Below is a summary for 17p13.3 Duplications observed in research publications. This is not meant to take the place of medical advice.
What is 17p13.3 duplication syndrome?
17p13.3 duplication syndrome can affect communication, social, and learning skills. People who have 17p13.3 duplication syndrome may have:
- Intellectual disability
- Low muscle tone
What causes 17p13.3 duplication syndrome?
17p13.3 duplication syndrome happens when someone has an extra piece of chromosome 17, one of the body’s 46 chromosomes. Chromosomes are structures in our cells that house our genes.
Some people inherit a genetic change from a parent. In other people, small mistakes can occur when genes are being copied. Parts of the chromosomes can break off, make extra copies, or end up in a different order than expected. When this happens, it is called a “de novo”, or new, change. The child can be the first in the family to have the genetic change.
Do all people with 17p13.3 duplication syndrome have symptoms?
Not necessarily. Some people do not have any symptoms. Some people may not learn that they have this genetic change until it is found in their children.
How many people have 17p13.3 duplication syndrome?
As of 2020, doctors had described about 50 people who have 17p13.3 duplication syndrome. The first case was found in 2009. There are likely many more undiagnosed people who have the syndrome. Scientists expect to find more people who have the syndrome as access to genetic testing improves.
Do people with 17p13.3 duplication syndrome look different?
People who have 17p13.3 duplication syndrome may look a little bit different. Appearance can vary. Some people have a long face. Some children have features that are linked to low muscle tone in their face, such as droopy skin around the eyes and the eyelid.
Two-thirds of people who have 17p13.3 duplication syndrome have intellectual disability. Most of these cases are mild.
Almost one-third have autism. Some people have other behavior issues, including attention deficit hyperactivity disorder, temper tantrums, occasional obsessive compulsive disorder, and food seeking behaviors.
Almost everyone who has 17p13.3 duplication syndrome has low muscle tone, also known as hypotonia.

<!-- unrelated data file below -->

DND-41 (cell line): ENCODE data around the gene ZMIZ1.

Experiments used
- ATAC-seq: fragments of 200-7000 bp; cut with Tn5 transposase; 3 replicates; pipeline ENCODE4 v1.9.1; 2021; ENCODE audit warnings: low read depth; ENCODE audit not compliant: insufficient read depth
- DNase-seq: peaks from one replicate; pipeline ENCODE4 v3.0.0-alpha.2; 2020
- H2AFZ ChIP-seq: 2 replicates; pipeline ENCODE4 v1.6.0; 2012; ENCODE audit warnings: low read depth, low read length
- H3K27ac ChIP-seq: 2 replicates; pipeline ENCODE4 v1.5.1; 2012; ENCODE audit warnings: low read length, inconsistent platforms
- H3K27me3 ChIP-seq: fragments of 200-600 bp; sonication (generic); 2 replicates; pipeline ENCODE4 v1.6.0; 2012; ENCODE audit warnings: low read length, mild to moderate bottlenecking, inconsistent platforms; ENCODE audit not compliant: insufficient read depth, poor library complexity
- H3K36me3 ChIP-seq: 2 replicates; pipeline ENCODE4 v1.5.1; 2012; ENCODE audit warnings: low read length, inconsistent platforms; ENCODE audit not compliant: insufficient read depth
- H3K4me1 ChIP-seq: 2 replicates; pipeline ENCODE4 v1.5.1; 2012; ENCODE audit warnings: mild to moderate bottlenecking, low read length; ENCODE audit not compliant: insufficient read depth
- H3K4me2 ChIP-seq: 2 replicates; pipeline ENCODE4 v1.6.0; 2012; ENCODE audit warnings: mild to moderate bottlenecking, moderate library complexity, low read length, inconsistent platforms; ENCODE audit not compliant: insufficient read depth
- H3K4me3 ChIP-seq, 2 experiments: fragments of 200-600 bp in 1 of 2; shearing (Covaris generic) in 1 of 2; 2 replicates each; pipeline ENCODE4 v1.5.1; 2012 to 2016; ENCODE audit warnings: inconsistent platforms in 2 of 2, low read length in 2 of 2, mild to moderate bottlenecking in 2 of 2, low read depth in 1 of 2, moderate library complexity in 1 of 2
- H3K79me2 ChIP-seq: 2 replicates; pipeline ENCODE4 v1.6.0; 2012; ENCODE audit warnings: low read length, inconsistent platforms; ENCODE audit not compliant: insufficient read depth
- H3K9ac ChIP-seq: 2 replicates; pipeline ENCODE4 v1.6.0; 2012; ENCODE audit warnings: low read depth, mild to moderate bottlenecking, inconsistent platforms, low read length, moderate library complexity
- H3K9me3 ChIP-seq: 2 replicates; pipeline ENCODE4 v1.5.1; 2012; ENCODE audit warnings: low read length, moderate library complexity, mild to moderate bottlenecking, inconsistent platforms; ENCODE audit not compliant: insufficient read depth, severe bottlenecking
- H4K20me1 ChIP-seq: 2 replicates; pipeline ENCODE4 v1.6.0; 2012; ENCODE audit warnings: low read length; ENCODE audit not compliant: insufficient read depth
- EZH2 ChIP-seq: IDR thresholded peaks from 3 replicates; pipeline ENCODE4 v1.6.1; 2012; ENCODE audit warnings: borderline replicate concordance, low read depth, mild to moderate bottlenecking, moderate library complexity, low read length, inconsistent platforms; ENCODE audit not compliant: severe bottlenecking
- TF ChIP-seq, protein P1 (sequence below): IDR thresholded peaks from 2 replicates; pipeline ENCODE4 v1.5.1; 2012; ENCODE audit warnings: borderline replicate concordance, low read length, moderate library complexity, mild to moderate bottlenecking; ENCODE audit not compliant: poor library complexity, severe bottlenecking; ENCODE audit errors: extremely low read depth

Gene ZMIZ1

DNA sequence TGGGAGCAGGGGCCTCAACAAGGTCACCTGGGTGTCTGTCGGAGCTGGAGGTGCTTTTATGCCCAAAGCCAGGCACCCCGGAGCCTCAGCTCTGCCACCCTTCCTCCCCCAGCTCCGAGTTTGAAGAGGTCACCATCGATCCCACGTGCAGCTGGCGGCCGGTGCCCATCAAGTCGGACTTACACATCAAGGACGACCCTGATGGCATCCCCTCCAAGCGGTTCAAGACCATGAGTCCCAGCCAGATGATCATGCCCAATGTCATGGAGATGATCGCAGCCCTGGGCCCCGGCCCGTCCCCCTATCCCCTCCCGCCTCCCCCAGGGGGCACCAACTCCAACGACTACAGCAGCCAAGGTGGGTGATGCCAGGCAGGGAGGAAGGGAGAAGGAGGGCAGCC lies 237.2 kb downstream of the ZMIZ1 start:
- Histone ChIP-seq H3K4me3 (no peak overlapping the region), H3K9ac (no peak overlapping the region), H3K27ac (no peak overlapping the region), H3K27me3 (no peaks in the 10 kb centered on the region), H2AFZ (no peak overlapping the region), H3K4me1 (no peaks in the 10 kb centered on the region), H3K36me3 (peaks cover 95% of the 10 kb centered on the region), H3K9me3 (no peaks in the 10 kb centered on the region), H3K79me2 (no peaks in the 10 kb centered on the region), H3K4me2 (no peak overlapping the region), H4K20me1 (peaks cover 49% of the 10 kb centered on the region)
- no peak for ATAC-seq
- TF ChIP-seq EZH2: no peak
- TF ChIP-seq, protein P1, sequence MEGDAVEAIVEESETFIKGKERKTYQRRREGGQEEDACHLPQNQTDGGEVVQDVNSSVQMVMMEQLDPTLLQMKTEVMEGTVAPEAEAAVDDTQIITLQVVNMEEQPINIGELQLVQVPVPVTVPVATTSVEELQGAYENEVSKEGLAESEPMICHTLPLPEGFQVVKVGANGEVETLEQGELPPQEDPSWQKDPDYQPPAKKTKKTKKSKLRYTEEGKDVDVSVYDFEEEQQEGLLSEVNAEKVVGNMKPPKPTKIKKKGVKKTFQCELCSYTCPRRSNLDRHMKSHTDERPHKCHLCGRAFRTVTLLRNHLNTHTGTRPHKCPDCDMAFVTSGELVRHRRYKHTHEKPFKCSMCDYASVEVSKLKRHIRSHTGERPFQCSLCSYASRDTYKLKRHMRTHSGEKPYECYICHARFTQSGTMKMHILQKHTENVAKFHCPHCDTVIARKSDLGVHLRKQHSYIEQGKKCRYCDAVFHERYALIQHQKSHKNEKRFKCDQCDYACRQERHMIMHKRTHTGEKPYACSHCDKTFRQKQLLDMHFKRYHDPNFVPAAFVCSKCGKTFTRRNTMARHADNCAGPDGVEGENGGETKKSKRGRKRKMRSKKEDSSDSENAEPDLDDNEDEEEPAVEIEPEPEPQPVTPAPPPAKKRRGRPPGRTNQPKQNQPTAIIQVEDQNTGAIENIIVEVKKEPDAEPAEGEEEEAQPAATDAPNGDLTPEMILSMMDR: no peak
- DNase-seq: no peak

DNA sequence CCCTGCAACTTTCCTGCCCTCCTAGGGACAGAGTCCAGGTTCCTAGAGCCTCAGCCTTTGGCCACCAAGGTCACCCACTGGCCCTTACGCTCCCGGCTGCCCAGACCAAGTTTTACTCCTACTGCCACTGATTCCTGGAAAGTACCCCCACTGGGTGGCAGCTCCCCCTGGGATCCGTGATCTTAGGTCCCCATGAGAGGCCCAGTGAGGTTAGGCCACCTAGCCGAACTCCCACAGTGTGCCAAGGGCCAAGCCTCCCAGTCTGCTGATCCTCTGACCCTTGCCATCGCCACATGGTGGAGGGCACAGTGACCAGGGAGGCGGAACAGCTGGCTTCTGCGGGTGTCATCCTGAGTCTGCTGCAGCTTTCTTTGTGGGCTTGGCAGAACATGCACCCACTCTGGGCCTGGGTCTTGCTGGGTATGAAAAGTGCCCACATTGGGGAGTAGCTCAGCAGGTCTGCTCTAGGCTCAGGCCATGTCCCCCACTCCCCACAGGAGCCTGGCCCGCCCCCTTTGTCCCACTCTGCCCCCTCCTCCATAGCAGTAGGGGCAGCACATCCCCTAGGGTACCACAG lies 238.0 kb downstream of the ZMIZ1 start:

- Simons Searchlight Community – 17p13.3 Duplication Facebook group
GeneReviews are a great resource to bring to your child’s clinicians. These publications provide a summary of current research on genetic conditions and information on ongoing care.
There is currently no GeneReviews for 17p13.3 Duplication.
Research Article Summaries
We currently do not have any article summaries for 17p13.3 Duplication, but we add resources to our website as they become available.
The information available about 17p13.3 Duplication is limited, and families and doctors share a critical need for more information. As we learn more from children who have this gene change, we expect our list of resources and information to grow.
Full versions of published research articles can be found on PubMed. PubMed is a National Institutes of Health (NIH) online database that is free. It has a collection of both medical and scientific research articles. A PubMed search for 17p13.3 Duplication articles can be found here.
Help the Simons Searchlight team learn more about 17p13.3 Duplication genetic changes by taking part in our research. You can learn more about the project and sign up here.
External Research Opportunity: FaceMatch
FaceMatch is a platform that helps parents and doctors contribute to an international secure image database of both undiagnosed and diagnosed children across the globe. *This study is not affiliated with Simons Searchlight. Learn more about FaceMatch.
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